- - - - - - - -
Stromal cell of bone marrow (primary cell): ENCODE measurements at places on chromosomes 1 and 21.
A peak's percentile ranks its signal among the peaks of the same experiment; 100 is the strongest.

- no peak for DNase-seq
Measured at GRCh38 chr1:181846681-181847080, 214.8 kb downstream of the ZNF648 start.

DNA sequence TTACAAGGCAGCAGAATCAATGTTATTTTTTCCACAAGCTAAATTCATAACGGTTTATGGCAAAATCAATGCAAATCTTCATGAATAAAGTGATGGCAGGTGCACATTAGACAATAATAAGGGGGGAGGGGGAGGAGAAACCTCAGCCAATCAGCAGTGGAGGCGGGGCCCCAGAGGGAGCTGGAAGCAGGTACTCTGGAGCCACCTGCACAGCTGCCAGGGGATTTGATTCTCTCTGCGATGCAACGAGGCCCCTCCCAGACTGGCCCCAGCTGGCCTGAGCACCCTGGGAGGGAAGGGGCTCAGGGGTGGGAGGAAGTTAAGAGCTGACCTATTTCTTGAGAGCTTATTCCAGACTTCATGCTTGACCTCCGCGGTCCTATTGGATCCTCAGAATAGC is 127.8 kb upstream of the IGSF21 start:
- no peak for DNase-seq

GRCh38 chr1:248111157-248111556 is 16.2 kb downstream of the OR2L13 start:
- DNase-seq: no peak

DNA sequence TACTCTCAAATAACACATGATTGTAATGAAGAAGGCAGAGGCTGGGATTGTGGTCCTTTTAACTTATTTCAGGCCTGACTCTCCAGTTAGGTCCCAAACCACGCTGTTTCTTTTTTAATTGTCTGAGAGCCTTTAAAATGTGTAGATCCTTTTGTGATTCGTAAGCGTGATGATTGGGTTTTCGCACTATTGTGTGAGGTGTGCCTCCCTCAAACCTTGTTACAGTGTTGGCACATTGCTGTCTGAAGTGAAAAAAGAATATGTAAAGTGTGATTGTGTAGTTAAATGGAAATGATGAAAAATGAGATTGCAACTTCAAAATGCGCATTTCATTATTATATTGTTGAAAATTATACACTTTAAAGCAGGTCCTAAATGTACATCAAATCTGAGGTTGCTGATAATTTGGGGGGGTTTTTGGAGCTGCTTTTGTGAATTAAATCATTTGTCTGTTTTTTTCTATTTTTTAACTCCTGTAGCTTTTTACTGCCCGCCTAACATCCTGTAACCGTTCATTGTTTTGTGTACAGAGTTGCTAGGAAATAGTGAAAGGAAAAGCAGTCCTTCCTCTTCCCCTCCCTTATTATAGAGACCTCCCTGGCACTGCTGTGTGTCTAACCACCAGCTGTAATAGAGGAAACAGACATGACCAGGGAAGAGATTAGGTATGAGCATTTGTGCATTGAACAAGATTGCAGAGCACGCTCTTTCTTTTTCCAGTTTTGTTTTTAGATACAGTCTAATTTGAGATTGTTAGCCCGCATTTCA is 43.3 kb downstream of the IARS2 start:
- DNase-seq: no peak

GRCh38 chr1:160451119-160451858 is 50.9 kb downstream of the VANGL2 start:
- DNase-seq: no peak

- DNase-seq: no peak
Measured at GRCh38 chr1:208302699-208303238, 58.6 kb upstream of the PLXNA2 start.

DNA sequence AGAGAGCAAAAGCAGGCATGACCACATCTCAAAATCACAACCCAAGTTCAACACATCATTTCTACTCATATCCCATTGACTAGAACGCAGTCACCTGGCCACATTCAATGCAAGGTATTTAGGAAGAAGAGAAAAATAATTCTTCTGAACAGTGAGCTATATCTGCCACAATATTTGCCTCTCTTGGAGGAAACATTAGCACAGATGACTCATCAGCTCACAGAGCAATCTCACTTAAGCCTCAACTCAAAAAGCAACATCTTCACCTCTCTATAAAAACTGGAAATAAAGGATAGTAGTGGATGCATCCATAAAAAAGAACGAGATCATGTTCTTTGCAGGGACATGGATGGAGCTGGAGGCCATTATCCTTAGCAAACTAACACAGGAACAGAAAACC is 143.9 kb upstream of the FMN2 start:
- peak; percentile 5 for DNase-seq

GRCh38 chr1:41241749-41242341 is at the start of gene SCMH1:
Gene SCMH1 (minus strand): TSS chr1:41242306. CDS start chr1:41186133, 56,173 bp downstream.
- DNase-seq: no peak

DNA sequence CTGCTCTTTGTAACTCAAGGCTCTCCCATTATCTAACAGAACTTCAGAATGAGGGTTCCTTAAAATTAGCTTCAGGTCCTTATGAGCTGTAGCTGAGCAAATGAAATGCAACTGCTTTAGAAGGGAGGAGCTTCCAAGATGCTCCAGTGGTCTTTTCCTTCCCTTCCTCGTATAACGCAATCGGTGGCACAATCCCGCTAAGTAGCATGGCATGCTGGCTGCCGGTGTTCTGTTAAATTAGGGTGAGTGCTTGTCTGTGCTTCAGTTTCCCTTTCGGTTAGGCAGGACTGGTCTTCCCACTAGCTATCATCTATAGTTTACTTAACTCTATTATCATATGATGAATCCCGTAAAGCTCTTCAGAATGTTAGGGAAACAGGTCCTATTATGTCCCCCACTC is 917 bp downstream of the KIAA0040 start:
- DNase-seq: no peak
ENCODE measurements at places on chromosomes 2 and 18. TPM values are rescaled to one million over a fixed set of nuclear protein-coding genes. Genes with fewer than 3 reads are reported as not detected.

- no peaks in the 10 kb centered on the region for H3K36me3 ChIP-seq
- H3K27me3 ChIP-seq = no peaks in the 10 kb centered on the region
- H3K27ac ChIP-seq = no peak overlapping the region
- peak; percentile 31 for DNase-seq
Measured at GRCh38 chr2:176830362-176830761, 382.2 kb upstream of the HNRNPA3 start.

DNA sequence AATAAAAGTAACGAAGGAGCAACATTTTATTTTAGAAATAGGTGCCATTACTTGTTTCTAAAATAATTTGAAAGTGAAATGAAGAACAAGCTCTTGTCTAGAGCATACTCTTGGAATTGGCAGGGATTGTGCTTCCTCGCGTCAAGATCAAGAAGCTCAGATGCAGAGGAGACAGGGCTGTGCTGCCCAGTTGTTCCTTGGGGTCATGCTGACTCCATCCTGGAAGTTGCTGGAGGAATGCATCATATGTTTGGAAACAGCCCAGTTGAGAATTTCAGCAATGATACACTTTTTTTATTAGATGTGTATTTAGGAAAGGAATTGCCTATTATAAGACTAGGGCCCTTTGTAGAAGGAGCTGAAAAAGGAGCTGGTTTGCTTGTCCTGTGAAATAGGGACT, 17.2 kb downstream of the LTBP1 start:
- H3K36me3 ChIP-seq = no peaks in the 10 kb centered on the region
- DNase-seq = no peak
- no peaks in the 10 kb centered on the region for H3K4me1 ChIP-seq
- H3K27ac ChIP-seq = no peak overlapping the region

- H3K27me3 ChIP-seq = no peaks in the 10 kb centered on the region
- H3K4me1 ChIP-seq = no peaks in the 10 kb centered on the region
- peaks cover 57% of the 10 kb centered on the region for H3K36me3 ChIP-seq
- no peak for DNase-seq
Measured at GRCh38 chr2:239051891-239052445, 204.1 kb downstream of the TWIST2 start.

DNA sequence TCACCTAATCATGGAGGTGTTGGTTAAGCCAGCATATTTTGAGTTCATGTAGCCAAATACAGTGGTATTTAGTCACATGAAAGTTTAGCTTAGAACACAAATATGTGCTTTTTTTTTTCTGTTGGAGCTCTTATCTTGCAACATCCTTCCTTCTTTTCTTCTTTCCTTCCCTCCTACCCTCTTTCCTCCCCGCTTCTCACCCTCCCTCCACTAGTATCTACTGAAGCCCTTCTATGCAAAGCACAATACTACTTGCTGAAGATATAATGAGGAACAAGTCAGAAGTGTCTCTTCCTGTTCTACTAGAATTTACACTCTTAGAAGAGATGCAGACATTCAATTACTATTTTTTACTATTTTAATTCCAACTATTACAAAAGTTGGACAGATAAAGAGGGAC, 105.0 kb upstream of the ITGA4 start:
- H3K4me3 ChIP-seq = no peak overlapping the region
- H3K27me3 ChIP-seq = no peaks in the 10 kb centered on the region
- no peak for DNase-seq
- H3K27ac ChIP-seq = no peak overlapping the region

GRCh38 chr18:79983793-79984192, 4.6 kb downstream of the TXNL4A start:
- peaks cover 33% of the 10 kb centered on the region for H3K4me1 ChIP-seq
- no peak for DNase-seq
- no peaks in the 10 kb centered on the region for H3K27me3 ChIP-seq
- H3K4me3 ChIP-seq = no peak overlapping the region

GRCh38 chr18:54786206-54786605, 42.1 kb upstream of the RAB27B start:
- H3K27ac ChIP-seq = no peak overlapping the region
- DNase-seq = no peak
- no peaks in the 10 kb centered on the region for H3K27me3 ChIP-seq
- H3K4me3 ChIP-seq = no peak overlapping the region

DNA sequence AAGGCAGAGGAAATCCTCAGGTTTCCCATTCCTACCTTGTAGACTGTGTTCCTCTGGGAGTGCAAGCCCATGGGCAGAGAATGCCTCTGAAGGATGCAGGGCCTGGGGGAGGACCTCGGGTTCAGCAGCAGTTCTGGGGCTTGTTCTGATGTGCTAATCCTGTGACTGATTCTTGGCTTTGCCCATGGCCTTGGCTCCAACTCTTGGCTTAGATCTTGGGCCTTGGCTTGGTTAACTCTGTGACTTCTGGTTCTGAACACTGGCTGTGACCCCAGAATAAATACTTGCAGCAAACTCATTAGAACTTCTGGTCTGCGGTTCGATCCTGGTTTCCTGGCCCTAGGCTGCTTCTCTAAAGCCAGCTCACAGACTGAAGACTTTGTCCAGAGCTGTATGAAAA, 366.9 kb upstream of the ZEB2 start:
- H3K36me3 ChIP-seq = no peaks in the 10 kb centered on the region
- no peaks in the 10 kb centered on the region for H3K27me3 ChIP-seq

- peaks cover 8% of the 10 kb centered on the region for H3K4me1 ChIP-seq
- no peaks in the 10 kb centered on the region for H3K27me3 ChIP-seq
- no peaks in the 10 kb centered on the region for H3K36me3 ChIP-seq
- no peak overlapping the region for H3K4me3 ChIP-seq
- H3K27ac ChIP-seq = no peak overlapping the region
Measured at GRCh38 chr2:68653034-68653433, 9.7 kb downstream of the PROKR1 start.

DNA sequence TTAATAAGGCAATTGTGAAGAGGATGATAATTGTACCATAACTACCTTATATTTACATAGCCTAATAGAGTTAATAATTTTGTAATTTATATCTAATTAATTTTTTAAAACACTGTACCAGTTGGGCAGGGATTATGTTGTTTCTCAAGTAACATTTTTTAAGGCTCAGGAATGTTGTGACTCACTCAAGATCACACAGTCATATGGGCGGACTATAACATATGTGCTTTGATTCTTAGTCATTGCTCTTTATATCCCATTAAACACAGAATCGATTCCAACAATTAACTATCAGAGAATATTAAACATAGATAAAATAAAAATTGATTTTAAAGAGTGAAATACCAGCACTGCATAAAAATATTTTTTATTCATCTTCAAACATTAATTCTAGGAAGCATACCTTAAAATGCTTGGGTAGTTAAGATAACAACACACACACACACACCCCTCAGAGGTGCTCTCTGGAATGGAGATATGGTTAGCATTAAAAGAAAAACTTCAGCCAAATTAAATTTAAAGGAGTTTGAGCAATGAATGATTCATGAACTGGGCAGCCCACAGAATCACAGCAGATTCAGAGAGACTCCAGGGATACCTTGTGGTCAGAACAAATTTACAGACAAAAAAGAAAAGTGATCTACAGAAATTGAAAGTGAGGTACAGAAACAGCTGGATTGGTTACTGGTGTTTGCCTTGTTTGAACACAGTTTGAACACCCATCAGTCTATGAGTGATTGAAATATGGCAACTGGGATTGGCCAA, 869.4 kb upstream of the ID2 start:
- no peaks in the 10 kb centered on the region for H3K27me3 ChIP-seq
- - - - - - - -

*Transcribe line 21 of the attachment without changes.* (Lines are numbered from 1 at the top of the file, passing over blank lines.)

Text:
- DNase-seq: no peak